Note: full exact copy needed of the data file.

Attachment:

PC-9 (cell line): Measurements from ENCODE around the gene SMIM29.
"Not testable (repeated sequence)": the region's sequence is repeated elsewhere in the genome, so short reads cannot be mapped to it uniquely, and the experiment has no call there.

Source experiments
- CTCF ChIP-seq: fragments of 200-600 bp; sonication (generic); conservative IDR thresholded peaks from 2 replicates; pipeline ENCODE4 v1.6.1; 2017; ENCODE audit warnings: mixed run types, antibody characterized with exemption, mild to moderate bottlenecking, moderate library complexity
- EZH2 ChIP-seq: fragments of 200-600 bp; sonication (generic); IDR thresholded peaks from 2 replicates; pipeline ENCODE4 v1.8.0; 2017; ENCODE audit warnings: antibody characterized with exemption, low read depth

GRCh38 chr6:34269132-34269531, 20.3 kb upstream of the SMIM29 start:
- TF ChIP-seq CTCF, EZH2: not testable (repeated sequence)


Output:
PC-9 (cell line): Measurements from ENCODE around the gene SMIM29.
"Not testable (repeated sequence)": the region's sequence is repeated elsewhere in the genome, so short reads cannot be mapped to it uniquely, and the experiment has no call there.

Source experiments
- CTCF ChIP-seq: fragments of 200-600 bp; sonication (generic); conservative IDR thresholded peaks from 2 replicates; pipeline ENCODE4 v1.6.1; 2017; ENCODE audit warnings: mixed run types, antibody characterized with exemption, mild to moderate bottlenecking, moderate library complexity
- EZH2 ChIP-seq: fragments of 200-600 bp; sonication (generic); IDR thresholded peaks from 2 replicates; pipeline ENCODE4 v1.8.0; 2017; ENCODE audit warnings: antibody characterized with exemption, low read depth

GRCh38 chr6:34269132-34269531, 20.3 kb upstream of the SMIM29 start:
- TF ChIP-seq CTCF, EZH2: not testable (repeated sequence)